August 2018 marks the 40th anniversary of the very last time that Congress proposed an amendment to the United States Constitution. It was on August 22, 1978, that the 95th Congress offered to the state legislatures for ratification a constitutional amendment that–had it been ratified by the required number of states within its 7-year deadline on August 22, 1985–would have granted to Washington, D.C. two United States Senators and however many members of the United States House of Representatives the District of Columbia’s population would have warranted. But the lack of action by Congress over the past four decades in proposing constitutional amendments certainly has not meant that there is no desire among Americans to change the federal Constitution. Gaining momentum during that same decade of the 1970s was a movement within the state legislatures to trigger the calling of an “Article V Convention” whereby state lawmakers may largely–but not entirely–bypass a recalcitrant Congress and push for a federal constitutional amendment that, perhaps, Congress might understandably prefer to suppress.  In this particular case, that would be an amendment requiring the federal budget to be in balance. Article V of the U.S. Constitution provides in pertinent part:  “The Congress…on the application…

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The Proposed 1972 Equal Rights Amendment And Its Still-Unfinished Checkered History with Tennessee State Lawmakers

Equal Rights Amendment protest

If you thought that the proposed Equal Rights Amendment (ERA) to the United States Constitution offered by the 92nd Congress to the state legislatures for ratification back in 1972 was just a distant memory–and a thing completely of the past–think again. Its cheerleaders during the 1970s endeavored to sell ERA as nothing more than guaranteeing equal legal rights for women and men. And, certainly, that had a nice ring to it. The U.S. Senate shouted its approval of ERA on March 22, 1972, with 84 yeas, 8 nays and 7 not voting. Previously, on October 21, 1971, the U.S. House of Representatives roared its blessing with 354 yeas, 24 nays and 51 not voting. And, with that, ERA was placed before the nation’s state legislatures for their consideration, pursuant to the well-established procedures found in the U.S. Constitution’s Article V. In tendering ERA to the states, the 92nd Congress had imposed a customary deadline of seven years–or until March 22, 1979–for America’s state lawmakers to fully ratify ERA in order for the measure to officially become part of the U.S. Constitution. With 50 states in the Union in 1972–and still 50 in it today–a proposed federal constitutional amendment must be…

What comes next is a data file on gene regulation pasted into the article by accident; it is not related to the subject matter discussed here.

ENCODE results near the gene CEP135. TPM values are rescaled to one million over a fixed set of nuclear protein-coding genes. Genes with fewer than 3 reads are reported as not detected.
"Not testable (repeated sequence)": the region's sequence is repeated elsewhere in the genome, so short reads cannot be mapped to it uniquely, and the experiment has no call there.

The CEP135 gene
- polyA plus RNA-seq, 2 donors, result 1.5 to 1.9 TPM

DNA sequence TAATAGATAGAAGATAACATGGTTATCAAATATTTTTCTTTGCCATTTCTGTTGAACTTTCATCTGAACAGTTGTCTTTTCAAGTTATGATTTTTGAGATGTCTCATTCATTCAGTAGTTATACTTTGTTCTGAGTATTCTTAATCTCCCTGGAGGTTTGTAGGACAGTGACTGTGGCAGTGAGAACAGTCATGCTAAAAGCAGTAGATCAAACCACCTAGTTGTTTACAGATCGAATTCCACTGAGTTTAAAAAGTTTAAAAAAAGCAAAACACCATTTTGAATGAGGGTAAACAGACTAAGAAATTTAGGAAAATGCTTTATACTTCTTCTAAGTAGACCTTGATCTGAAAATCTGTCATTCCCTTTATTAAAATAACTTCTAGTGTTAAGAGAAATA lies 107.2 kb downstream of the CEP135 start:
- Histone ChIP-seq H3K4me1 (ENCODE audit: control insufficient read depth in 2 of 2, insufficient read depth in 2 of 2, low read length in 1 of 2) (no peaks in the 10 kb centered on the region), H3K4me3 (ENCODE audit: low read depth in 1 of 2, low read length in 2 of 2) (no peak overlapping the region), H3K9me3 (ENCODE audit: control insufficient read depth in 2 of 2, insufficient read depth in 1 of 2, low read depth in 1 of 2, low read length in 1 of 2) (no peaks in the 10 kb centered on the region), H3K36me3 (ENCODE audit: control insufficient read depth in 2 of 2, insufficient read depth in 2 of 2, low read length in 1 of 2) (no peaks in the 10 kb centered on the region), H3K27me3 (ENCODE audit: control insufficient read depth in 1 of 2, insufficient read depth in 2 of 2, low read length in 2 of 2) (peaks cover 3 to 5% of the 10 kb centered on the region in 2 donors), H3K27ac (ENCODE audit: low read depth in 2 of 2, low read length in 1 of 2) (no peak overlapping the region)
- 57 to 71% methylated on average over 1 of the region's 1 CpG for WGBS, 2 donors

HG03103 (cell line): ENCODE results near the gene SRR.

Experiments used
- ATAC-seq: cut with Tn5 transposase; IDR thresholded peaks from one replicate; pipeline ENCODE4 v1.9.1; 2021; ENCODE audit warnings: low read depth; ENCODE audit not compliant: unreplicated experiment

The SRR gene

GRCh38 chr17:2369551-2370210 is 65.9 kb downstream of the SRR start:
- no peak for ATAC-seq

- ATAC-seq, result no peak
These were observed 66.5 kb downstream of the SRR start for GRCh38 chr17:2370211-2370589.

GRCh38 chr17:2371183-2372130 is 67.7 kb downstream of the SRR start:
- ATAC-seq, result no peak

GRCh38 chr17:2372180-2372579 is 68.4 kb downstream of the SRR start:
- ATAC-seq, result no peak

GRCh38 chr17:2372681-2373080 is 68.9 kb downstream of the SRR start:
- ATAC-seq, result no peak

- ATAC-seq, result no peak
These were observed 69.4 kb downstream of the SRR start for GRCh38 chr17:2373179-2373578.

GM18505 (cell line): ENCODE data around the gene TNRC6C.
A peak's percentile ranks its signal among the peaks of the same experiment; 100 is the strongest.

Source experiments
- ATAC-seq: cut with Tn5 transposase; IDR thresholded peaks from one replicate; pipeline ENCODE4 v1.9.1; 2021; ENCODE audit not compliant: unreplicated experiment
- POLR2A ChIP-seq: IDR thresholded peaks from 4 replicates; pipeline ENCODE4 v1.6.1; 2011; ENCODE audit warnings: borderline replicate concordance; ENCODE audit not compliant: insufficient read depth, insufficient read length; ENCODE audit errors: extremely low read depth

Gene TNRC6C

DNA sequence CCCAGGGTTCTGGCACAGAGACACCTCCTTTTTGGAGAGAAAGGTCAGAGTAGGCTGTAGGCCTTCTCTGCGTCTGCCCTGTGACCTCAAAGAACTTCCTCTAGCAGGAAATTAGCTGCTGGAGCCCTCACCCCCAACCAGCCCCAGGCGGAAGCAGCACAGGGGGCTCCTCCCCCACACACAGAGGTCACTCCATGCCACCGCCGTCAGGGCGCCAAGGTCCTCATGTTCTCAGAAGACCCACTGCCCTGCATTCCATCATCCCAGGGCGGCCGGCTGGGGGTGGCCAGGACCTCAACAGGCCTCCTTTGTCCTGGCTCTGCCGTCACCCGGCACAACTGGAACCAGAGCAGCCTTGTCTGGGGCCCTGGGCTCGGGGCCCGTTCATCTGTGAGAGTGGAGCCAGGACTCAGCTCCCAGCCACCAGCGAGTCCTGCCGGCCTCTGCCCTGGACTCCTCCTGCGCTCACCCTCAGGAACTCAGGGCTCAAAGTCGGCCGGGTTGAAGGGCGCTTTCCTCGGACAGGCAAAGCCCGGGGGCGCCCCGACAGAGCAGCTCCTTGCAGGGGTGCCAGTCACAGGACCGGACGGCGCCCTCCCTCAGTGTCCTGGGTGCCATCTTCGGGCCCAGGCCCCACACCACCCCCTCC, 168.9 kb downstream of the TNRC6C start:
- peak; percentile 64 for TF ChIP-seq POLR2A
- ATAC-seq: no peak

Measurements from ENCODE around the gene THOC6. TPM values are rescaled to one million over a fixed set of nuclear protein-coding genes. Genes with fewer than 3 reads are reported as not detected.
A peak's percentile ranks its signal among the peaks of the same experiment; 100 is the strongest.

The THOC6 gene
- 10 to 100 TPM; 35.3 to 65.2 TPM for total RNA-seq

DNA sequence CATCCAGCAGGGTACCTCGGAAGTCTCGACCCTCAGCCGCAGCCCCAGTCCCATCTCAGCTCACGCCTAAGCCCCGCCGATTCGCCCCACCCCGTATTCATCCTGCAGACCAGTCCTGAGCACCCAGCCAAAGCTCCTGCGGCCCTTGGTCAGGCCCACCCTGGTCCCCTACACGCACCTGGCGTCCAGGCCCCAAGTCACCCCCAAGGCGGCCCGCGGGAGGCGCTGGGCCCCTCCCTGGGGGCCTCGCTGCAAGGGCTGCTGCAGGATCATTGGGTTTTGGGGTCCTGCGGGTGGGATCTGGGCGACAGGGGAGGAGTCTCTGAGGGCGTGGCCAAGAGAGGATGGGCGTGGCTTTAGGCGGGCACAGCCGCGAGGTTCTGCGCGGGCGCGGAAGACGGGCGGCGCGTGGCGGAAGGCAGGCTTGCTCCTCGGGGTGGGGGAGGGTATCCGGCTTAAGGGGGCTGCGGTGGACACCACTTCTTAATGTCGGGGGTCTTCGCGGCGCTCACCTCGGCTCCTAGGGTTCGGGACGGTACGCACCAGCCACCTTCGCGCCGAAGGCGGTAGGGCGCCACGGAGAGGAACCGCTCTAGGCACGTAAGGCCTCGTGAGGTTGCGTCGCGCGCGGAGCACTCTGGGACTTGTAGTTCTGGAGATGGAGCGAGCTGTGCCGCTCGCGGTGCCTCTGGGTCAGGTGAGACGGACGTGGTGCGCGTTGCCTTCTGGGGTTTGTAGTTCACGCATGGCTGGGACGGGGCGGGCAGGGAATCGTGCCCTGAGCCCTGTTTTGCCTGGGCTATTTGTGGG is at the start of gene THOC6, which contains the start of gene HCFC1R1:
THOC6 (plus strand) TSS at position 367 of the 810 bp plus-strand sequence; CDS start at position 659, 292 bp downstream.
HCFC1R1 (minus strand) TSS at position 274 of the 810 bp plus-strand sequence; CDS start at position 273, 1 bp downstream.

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Tennessee Secretary of State Tre Hargett Refuses to Fully Cooperate With Voter Fraud Commission

  Tennessee Secretary of State Tre Hargett is refusing to fully cooperate with the Presidential Advisory Commission on Election Integrity, on which Kansas Secretary of State Kris Kobach serves as vice chairman. “Tennessee Secretary of State Tre Hargett said today his office legally can’t agree to a request from President Donald Trump’s commission on election integrity to provide personal information about voters,” the Chattanooga Times Free Press reported on Friday: “Although I appreciate the commission’s mission to address election-related issues, like voter fraud, Tennessee state law does not allow my office to release the voter information requested to the federal commission,” Hargett, a Republican, said in a statement. Kansas Secretary of State Kris Kobach, a Republican, is serving as vice chairman of Trump’s recently created Presidential Advisory Commission on Election Integrity. In a letter sent Wednesday to election officials across the country, Kobach asked for their recommendations on any changes in federal law in areas like ensuring integrity of elections. But Kobach also said that “for the Commission to fully analyze vulnerabilities and issues related to voter registration and voting, I am requesting that you provide to the Commission the publicly available voter roll data for Tennessee, including, if publicly…